‘During my three years at Ellsworth Air Force Ease I had two events that I call outstanding,’ A/1C Ralph Whitaker (Ret.), B-36 Electrical Gunner Upper.
Responding to the US Army Air Forces’ requirement for a strategic bomber with intercontinental range, Consolidated Vultee (later Convair) designed the B-36 during World War II. The airplane made its maiden flight in August 1946, and in June 1948 the Strategic Air Command received its first operational B-36. Some B-36s served as photographic reconnaissance aircraft, and others were adapted to launch and retrieve specially modified RF-84F/K reconnaissance planes.
Powered by six Pratt & Whitney R-4360 engines, the B-36J cruised at 230 mph, but for additional bursts of speed its four General Electric J47s increased the maximum speed to 435 mph. It carried 86,000 pounds of nuclear or conventional bombs. When production ended in August 1954, more than 380 B-36s had been built for the US Air Force. In 1958-1959, the USAF replaced the B-36 with the all-jet B-52. Although never used in combat, the B-36 was a major deterrent to enemy aggression.
The RB-36 variants of the B-36 were used for reconnaissance during the Cold War with the Soviet Union and the B-36 bomber variants conducted training and test operations and stood ground and airborne alert, but the latter variants were never used offensively as bombers against hostile forces; it never fired a shot in combat.
A/1C Ralph Whitaker (Ret.) Electrical Gunner Upper AFT.RT. 717th Bomb Squadron (H), 28th Bomb Wing (H) Ellsworth Air Force Base Rapid City, South Dakota, recalls in Meyers K. Jacobsen’s book Convair B-36: A Comprehensive History of America’s “Big Stick”:
‘During my three years at Ellsworth Air Force Ease I had two events that I call outstanding.
‘My crew and I were involved in a “rum-run” to Ramey AFB around November 1954, and I’ve forgotten the name of the very capable aircraft commander. We took off loaded for Ramey AFB, when the left inboard flap stopped in about 15 degree down position. It looked loose and dangerous, so we pointed out the flap and gear indicators to the aircraft commander. The A/C sent the crew chief to the bomb bay to check the problem out, but to no avail. So the A/C invited any of the crew the option of bailing out. But with the option of fifteen mph ground winds for bailing out, or coming in with the plane still fully loaded with fuel, our A/C felt he had the confidence to give it a try. Besides, we had two miles of available runway. We all chose to ride it out, and proceeded to secure the area and buckled up tight in crash positions. The hot shot pilot touched the gears down on the very end of the runway and normally we’d slowed enough to turn off at the operations turn off. But today we went by operations engines in reverse and operations just a blur in the blister. We were slowing down, but we in the aft section couldn’t see the end of the runway rapidly coming at us. But we sensed somebody had better throw out the anchor. Fortunately, at the very end of the two mile runway, the pilot looped the plane around with the brakes squealing when it stopped. Finally, thereafter our ground crew fixed the broken flap linkage, and we proceeded to Ramey with no further problems.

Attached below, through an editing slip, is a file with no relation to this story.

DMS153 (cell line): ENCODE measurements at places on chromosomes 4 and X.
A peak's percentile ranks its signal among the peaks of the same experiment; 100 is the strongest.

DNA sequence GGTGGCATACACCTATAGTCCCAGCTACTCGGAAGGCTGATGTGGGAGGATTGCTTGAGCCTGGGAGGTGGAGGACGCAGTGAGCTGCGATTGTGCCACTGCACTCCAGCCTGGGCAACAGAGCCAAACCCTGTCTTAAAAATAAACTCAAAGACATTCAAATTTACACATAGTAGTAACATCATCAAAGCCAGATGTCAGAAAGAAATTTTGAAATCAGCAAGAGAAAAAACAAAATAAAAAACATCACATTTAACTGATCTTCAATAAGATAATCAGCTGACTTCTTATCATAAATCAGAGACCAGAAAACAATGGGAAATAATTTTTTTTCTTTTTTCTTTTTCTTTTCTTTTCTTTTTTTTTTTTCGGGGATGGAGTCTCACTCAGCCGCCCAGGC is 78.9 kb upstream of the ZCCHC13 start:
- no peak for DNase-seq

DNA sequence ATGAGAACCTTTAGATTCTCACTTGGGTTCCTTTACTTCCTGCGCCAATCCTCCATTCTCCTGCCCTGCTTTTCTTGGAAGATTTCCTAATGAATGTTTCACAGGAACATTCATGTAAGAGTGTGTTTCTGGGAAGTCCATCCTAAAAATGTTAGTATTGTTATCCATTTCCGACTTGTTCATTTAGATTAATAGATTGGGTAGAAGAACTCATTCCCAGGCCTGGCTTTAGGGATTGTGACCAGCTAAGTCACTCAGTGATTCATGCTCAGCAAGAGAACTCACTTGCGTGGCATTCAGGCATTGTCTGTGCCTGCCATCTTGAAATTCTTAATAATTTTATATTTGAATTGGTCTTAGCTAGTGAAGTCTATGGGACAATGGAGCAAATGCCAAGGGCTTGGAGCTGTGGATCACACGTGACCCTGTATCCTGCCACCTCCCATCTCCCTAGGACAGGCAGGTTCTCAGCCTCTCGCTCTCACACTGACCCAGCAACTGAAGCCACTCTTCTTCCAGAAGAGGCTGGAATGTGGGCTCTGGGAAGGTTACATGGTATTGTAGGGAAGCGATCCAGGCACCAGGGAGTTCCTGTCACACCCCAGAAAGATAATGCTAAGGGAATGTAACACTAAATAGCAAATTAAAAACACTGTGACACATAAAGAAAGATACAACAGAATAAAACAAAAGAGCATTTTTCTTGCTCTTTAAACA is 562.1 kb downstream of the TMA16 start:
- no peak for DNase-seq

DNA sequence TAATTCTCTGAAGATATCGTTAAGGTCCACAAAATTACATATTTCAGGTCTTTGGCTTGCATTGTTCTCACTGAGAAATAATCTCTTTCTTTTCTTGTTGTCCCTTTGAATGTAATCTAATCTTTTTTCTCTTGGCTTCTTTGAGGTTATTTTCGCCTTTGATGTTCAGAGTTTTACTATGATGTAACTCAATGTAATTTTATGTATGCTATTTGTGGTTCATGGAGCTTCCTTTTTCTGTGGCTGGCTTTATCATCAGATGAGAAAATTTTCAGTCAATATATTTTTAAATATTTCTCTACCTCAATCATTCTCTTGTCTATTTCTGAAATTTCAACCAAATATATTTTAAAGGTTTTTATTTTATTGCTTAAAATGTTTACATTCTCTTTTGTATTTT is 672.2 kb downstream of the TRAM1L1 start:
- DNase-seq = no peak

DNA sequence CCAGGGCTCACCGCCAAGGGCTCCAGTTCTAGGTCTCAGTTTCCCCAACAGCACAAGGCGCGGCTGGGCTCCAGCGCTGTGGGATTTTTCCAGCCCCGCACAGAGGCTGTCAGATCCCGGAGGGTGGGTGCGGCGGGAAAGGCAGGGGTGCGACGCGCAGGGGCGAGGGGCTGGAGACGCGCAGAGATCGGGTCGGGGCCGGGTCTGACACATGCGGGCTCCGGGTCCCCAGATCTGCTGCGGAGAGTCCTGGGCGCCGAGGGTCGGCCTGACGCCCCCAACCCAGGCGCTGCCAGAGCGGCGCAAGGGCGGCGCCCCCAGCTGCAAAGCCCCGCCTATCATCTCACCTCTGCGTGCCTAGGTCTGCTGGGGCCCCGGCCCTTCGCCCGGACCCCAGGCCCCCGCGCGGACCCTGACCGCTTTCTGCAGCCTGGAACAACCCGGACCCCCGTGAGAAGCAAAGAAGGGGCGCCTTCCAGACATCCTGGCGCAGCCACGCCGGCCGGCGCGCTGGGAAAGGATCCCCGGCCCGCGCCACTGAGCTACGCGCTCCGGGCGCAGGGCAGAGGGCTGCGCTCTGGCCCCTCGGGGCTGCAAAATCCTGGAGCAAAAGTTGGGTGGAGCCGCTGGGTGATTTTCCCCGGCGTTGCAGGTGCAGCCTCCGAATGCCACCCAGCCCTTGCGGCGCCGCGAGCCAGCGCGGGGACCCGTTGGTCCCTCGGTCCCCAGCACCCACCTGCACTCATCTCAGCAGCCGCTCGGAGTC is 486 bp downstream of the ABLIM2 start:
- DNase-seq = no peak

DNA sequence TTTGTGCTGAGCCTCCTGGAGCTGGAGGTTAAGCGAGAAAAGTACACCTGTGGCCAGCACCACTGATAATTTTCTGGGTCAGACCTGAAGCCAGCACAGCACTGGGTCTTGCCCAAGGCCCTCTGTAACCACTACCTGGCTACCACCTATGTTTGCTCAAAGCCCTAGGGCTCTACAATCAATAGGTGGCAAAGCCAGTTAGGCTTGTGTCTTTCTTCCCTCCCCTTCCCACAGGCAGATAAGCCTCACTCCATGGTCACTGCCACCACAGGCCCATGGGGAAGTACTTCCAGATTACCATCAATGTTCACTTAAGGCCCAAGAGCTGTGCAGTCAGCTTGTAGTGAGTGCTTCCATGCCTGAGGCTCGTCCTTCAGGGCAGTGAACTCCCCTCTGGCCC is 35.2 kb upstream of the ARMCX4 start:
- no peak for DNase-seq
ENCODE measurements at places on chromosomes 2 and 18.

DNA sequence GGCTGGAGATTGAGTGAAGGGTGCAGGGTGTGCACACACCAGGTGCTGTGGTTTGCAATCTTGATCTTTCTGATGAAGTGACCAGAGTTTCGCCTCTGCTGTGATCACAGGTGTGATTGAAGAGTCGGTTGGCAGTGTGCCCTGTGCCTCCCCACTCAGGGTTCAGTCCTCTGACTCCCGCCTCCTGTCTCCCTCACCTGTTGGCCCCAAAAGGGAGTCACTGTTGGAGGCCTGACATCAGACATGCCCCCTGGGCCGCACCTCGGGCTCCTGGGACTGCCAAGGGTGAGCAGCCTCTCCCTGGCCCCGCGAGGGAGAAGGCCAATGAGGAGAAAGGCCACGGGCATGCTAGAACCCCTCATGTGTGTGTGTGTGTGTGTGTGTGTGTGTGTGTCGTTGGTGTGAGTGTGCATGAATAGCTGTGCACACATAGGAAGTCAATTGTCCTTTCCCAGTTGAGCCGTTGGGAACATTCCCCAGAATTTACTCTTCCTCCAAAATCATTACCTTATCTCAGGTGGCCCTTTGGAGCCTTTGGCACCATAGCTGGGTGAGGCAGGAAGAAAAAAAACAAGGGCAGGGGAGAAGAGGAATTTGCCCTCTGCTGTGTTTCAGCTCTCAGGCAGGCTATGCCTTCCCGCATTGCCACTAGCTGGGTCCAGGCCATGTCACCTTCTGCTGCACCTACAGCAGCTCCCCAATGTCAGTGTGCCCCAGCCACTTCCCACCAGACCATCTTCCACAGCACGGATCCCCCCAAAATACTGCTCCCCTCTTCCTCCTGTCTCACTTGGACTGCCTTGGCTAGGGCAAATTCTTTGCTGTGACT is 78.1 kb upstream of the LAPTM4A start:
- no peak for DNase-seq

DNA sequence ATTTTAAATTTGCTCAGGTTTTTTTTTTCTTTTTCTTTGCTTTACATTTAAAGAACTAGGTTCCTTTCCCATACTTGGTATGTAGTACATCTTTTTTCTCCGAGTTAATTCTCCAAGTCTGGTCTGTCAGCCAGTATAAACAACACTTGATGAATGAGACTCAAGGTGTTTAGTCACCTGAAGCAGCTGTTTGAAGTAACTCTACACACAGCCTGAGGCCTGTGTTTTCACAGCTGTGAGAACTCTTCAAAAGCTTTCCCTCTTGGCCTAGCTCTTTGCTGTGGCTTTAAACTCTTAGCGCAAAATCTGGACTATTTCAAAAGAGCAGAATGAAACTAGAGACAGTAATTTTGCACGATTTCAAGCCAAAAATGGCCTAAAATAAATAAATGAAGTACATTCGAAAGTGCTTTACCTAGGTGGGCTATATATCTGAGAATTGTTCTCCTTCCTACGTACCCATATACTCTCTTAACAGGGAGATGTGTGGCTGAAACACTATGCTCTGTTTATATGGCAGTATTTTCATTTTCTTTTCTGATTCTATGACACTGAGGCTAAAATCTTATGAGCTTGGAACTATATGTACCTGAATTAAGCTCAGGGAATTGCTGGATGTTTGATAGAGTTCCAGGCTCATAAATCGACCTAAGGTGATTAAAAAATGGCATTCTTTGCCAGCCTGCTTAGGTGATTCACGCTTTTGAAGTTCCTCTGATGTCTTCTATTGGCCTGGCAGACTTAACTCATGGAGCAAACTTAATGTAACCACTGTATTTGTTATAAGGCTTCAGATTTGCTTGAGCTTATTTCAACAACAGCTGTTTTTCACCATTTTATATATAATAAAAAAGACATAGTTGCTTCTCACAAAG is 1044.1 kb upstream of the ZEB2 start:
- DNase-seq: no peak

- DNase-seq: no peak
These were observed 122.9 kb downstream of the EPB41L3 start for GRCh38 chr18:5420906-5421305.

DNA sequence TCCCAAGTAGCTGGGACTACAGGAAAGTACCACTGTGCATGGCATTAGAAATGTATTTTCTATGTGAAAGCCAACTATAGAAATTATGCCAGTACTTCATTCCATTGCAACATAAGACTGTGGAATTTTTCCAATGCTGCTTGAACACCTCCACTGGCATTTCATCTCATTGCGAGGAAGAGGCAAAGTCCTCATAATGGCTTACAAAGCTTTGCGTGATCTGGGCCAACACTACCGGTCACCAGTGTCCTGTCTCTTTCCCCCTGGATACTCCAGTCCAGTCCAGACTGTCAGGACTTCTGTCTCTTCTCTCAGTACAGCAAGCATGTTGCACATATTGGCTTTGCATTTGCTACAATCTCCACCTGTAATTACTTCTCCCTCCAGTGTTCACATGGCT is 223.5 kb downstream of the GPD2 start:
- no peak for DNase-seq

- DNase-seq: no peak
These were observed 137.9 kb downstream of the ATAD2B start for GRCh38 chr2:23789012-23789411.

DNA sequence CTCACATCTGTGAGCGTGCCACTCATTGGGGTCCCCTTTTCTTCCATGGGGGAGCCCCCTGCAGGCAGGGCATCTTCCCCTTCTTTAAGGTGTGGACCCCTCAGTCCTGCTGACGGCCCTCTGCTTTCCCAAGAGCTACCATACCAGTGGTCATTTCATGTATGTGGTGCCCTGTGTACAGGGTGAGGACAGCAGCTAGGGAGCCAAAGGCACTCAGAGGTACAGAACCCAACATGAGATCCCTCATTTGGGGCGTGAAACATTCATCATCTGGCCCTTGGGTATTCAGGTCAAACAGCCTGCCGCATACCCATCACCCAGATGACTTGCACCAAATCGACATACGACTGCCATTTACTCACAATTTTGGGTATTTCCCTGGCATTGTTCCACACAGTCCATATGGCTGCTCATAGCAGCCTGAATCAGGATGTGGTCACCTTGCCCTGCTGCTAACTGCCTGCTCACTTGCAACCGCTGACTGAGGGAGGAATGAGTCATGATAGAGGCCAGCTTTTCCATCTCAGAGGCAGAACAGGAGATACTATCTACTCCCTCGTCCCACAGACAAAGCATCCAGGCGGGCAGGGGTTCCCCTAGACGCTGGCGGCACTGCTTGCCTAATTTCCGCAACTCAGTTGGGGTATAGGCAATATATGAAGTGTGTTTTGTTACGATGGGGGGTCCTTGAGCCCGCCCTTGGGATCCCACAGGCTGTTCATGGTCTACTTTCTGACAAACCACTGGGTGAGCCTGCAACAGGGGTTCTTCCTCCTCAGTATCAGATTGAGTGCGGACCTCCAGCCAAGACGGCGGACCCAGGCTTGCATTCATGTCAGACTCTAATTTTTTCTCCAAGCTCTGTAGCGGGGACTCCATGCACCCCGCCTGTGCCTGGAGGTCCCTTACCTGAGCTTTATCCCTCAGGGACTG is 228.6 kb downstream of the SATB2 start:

‘The second event that really sticks with me was an airshow flight of our RB-36 to Billings, Montana, where a new airport celebration was in progress. This airport was built on a high bluff above the town and had an adequate runway of one mile for commercial aircraft and our RB-36. After setting overnight on the parking area, we found our main gear had sunk into the asphalt, about inches deep. Fortunately, we had enough power to pull out and proceed forward to the end of the runway, where we had to back up by reversing the props into a starting position for take off. We took off with all ten engines roaring in about one half of the one mile of available runway. We pointed the aircraft’s nose as straight up as possible, and at about 10,000 feet banked over in a “chandelle type” maneuver and came down aimed at the center of the runway. We then pulled out at about 100 feet above the runway and pulled up at the far end of the runway the same way. These maneuvers glued us to our seats until we leveled off and headed back for Ellsworth. The A/C had put on quite a show for everyone, including us.’
Convair B-36: A Comprehensive History of America’s “Big Stick” is published by Schiffer Publishing and is available to order here.
Photo credit: U.S. Air Force and screenshot from YouTube video